"Young Hiram Walker was born into bondage -- and lost his mother and all memory of her when he was a child -- but he is also gifted with a mysterious power. Hiram almost drowns when he crashes a carriage into a river, but is saved from the depths by a force he doesn't understand, a blue light that lifts him up and lands him a mile away. This strange brush with death forces a new urgency on Hiram's private rebellion. Spurred on by his improvised plantation family, Thena, his chosen mother, a woman of few words and many secrets, and Sophia, a young woman fighting her own war even as she and Hiram fall in love, he becomes determined to escape the only home he's ever known. So begins an unexpected journey into the covert war on slavery that takes Hiram from the corrupt grandeur of Virginia's proud plantations to desperate guerrilla cells in the wilderness, from the coffin of the deep South to dangerously utopic movements in the North. Even as he's enlisted in the underground war between slavers and the enslaved, all Hiram wants is to return to the Walker Plantation to free the family he left behind -- but to do so, he must first master his magical gift and reconstruct the story of his greatest loss."-- Provided by publisher.
    I Was Their American Dream: A Graphic Memoir
    Gharib, Malaka, and Toby Leigh. I Was Their American Dream: A Graphic Memoir. New York: Clarkson Potter, 2019. Book @ Harvard LibraryAbstract
    "I Was Their American Dream is at once a coming-of-age story and a reminder of the thousands of immigrants who come to America in search for a better life for themselves and their children. The daughter of parents with unfulfilled dreams themselves, Malaka navigated her childhood chasing her parents' ideals, learning to code-switch between her family's Filipino and Egyptian customs, adapting to white culture to fit in, crushing on skater boys, and trying to understand the tension between holding onto cultural values and trying to be an all-American kid. Malaka Gharib's triumphant graphic memoir brings to life her teenage antics and illuminates earnest questions about identity and culture, while providing thoughtful insight into the lives of modern immigrants and the generation of millennial children they raised. Malaka's story is a heartfelt tribute to the American immigrants who have invested their future in the promise of the American dream."–Amazon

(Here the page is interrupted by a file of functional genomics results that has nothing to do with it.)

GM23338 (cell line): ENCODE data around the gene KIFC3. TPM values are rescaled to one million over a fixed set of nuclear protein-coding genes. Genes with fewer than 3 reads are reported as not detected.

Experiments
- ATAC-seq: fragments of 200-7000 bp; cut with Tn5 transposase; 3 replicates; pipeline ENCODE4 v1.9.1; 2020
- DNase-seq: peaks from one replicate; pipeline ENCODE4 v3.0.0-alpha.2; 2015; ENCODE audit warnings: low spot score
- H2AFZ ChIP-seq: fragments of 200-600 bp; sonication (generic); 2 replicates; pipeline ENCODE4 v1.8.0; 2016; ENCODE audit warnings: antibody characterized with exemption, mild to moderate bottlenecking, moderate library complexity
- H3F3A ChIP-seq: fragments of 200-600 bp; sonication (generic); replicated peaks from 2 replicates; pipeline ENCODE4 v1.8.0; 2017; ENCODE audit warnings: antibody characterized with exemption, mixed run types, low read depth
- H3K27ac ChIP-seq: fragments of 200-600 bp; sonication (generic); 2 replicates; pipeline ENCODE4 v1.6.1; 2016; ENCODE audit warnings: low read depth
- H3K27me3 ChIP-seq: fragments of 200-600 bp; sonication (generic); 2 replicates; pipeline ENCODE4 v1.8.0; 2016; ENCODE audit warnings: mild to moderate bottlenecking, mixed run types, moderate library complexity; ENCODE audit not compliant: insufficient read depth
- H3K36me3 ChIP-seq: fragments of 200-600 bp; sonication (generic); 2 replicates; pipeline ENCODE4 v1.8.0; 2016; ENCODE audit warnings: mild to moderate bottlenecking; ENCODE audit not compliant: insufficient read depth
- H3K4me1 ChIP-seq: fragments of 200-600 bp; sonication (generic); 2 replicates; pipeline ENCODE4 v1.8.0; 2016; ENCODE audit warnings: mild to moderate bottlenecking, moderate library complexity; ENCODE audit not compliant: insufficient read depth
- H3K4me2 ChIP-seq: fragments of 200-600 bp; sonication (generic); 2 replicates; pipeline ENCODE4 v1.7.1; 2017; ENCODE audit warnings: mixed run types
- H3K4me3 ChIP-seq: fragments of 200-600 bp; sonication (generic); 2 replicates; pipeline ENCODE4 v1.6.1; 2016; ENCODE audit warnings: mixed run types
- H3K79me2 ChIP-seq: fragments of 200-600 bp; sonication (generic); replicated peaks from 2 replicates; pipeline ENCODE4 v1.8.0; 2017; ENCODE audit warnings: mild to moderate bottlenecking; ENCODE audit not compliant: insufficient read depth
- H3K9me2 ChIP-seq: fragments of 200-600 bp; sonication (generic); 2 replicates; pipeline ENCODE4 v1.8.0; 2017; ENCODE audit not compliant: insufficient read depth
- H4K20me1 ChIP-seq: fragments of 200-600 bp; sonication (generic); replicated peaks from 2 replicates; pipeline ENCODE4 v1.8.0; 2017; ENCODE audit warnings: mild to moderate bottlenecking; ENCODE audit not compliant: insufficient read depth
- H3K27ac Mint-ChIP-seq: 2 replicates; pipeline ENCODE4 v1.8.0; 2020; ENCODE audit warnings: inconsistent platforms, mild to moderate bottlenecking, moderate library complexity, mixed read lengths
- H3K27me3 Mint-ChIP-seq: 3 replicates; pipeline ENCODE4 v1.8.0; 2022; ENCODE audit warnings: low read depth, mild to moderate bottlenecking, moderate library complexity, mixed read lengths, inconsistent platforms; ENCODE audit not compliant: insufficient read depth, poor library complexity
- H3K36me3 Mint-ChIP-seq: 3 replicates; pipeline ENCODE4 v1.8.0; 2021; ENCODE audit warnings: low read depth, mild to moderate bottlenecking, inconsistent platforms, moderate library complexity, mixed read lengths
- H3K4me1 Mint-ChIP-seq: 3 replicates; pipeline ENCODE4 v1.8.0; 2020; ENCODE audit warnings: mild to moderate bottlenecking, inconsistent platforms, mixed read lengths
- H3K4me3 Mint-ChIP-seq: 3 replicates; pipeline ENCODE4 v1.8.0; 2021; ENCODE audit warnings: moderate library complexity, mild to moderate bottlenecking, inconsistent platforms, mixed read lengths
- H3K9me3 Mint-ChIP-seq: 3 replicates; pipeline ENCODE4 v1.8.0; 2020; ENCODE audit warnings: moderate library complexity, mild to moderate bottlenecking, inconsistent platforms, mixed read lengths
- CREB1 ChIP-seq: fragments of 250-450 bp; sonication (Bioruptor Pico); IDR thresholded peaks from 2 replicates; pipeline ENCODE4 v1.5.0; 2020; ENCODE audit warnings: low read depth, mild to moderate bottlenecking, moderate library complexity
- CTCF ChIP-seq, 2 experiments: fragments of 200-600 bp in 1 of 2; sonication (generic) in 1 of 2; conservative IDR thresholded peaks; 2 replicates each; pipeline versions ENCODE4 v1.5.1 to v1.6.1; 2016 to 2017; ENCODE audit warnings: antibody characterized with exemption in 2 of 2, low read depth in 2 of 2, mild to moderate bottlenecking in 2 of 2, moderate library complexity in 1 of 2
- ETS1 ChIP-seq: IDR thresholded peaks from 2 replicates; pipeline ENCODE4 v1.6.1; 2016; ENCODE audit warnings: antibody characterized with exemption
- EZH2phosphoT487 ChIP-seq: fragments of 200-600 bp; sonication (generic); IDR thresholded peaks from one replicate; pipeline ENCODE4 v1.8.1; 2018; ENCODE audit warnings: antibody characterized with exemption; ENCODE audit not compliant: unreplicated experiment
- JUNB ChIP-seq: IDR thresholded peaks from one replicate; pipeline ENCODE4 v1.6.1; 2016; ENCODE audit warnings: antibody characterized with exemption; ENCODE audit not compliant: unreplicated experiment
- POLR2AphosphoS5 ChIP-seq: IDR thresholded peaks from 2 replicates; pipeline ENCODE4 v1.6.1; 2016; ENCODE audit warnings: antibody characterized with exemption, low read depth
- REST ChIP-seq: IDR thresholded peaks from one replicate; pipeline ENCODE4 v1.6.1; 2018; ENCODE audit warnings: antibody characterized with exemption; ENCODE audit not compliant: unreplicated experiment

My Broken Language: A Memoir
    Hudes, Quiara Alegría. My Broken Language: A Memoir. New York: One World, 2021. Book @ Harvard LibraryAbstract